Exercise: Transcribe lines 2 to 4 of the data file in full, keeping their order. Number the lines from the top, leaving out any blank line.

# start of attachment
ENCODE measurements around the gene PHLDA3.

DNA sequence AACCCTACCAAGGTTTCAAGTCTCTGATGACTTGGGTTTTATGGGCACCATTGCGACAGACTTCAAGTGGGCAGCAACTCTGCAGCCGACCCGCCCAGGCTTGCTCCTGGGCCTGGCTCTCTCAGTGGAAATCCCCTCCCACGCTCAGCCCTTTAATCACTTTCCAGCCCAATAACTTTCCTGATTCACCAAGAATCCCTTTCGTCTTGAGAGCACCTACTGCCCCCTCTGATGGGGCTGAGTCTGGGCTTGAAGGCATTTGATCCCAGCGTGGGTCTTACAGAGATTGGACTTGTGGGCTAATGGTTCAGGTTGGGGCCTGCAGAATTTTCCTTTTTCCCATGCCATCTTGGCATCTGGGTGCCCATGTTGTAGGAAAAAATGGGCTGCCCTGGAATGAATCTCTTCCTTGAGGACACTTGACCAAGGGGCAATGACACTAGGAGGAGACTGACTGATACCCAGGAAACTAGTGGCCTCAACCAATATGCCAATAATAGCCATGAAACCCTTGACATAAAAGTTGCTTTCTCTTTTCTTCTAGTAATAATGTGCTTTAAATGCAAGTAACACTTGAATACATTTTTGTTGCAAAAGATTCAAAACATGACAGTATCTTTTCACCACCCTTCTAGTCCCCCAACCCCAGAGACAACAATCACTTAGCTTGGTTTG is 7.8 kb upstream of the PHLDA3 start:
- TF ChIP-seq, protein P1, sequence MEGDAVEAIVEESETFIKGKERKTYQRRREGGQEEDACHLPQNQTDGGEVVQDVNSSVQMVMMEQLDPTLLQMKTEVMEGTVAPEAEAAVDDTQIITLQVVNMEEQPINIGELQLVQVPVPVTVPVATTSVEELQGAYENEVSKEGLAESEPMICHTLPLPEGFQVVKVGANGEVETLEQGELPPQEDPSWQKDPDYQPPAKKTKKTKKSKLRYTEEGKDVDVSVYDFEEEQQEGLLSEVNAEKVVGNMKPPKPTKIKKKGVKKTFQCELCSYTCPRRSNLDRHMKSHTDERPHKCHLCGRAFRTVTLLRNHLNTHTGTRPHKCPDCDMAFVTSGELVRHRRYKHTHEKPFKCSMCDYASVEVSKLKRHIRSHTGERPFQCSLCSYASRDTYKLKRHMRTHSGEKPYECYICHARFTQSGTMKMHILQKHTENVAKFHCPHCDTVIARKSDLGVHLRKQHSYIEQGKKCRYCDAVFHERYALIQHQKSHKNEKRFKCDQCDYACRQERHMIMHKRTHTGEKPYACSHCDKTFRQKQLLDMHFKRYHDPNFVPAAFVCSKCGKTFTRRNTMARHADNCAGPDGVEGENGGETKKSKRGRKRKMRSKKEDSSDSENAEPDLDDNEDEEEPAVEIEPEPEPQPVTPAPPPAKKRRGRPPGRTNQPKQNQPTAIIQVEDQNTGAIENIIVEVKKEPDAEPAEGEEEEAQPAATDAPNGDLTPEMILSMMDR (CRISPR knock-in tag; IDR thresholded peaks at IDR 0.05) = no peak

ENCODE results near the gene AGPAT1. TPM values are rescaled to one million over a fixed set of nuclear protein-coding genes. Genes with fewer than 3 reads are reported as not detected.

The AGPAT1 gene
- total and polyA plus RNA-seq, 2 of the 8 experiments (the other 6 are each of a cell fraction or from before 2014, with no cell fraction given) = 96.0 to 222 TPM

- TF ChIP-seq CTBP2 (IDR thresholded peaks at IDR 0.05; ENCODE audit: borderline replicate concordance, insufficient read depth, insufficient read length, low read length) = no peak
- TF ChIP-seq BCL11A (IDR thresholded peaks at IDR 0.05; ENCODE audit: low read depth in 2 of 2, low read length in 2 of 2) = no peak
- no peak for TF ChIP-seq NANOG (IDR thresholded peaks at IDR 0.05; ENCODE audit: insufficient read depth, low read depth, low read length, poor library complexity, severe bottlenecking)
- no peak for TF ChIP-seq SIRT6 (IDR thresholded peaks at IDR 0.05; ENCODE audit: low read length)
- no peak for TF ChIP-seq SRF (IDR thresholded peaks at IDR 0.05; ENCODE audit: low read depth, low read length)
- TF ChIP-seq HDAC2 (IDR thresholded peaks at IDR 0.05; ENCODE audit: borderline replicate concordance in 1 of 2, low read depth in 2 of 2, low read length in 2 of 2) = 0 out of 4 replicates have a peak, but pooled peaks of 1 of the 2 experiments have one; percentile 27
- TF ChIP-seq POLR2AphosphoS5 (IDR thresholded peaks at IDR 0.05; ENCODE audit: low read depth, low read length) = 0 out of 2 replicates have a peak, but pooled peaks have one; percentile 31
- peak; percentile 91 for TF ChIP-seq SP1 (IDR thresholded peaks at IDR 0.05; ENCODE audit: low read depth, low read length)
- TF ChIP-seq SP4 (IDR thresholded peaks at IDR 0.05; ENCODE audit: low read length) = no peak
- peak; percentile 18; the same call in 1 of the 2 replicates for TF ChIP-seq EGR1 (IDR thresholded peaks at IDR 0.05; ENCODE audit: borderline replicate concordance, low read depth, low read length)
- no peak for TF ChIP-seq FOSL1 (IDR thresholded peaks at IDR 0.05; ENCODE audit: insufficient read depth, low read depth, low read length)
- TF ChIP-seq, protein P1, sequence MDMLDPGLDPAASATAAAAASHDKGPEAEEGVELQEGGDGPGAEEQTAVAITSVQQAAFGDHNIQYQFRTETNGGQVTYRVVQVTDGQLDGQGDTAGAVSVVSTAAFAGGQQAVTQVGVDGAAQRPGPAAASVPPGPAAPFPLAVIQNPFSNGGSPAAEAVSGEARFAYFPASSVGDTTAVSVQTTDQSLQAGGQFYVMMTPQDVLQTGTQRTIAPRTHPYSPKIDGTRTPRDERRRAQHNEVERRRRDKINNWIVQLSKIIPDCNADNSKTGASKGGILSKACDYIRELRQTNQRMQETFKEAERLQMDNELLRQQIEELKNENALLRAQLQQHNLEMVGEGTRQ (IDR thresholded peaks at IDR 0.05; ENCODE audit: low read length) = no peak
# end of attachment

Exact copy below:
DNA sequence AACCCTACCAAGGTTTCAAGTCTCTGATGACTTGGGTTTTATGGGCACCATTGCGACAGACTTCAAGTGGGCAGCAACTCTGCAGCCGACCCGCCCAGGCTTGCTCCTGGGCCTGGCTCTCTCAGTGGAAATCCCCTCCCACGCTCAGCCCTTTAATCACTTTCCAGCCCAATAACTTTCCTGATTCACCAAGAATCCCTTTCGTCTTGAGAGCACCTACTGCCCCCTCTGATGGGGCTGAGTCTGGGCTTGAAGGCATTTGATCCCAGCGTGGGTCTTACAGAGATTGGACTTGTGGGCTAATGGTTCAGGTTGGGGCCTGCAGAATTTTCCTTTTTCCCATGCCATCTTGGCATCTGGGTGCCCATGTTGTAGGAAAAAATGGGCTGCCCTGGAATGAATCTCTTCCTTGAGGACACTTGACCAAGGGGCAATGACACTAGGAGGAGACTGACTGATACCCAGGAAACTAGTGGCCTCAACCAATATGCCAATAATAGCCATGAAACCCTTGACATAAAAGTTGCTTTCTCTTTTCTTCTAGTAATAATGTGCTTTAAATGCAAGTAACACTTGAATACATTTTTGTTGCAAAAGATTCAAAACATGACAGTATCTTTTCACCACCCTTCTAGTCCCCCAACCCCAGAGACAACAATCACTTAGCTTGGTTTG is 7.8 kb upstream of the PHLDA3 start:
- TF ChIP-seq, protein P1, sequence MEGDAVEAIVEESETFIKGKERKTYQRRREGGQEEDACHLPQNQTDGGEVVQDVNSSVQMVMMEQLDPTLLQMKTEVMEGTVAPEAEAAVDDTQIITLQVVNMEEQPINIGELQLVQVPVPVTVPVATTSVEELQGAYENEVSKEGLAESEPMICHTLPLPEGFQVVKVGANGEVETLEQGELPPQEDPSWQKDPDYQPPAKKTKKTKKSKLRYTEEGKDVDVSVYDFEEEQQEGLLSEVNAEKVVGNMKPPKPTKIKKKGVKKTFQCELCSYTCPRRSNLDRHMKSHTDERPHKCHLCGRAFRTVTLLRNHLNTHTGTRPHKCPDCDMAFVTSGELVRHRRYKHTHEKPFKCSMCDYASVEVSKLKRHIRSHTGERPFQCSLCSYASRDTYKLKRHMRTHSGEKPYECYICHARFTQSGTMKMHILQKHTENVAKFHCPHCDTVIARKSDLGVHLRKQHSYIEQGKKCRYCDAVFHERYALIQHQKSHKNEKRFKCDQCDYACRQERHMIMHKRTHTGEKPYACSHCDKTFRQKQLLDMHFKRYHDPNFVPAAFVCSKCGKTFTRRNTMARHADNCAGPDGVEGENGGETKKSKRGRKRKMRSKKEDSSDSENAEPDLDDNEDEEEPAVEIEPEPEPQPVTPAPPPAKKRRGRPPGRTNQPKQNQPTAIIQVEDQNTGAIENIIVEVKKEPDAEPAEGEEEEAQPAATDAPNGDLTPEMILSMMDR (CRISPR knock-in tag; IDR thresholded peaks at IDR 0.05) = no peak

ENCODE results near the gene AGPAT1. TPM values are rescaled to one million over a fixed set of nuclear protein-coding genes. Genes with fewer than 3 reads are reported as not detected.